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Climbers Want To Clean Up Everest

January 21, 2010

A group of 20 Nepalese climbers, led by mountain-climbing pro Namgyal Sherpa, are planning a high-risk expedition to clean up the trash and debris left behind by mountaineers on Mount Everest, AFP recently reported.

Environmental activists say Everest has become a junkyard, littered with everything from human waste to corpses of those who never came back down, which do not decompose in the extreme environment of Everest.

“Everest is losing her beauty,” Sherpa, 30, told AFP. “The top of the mountain is now littered with oxygen bottles, old prayer flags, ropes, and old tents. At least two dead bodies have been lying there for years now.”

There have been attempts in the past to clean up the debris from the mountainside, but the sherpa said none of them ever made it into the so-called “death zone” above 26,250 feet, where there is not enough oxygen to sustain human life. His team will be the first to attempt such a daring task at that height.

The mission will begin in late April, when a small window of opportunity should be available, between the spring and summer monsoon, which offers the most ideal conditions for climbing the 29,028-foot peak. “Coping with extreme weather conditions like freezing temperatures, strong winds and blizzards will make our task difficult. But we are confident that we will rise to the challenge,” Sherpa said.

In all, there will be 31 people involved in the cleanup, but only the 20 most experienced climbers — all of whom have reached the summit before — will go above 23,000 feet. Each member will have to make repeated trips into the death zone, carrying down as much as 33 pounds of rubbish at a time.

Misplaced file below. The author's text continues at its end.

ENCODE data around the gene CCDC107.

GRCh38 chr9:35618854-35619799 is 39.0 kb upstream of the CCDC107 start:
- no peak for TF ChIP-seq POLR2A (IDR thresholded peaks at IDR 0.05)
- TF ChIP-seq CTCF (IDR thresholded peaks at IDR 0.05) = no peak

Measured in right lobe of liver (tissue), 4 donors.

Since Edmund Hillary and Tenzing Norgay first climbed Mount Everest in 1953, nearly 4,000 more people have scaled it. Most climbers spend thousands of dollars trying to reach the summit, but sadly, only few have paid much attention to the rubbish they left behind.

Government officials said that expeditions are expected to bring down all their rubbish themselves, but the rules are next to impossible to enforce. “Our officers accompany the expedition teams but they cannot go to the top, so our monitoring is weak,” said Jitendra Giri, a mountaineering specialist at the tourism ministry. “We receive lots of complaints about mountaineers discarding tins, bottles and used batteries, but there’s nothing we can do.”

The Sherpa people of Nepal, who are Buddhists, make up most of the population of the harsh region, and they have long revered the world’s highest peak and consider it sacred.

The clean-up campaign has won the support of Nepal’s prime minister, and the team is now trying to raise the equivalent of 200,000 American dollars to fund the expedition. “We hope that our effort will open the eyes of the government and mountaineering fraternity to the need to preserve Everest,” Sherpa said. “Everest has given fame to lots of mountaineers. Sadly, very little has been done to preserve the sanctity of the mountain.”




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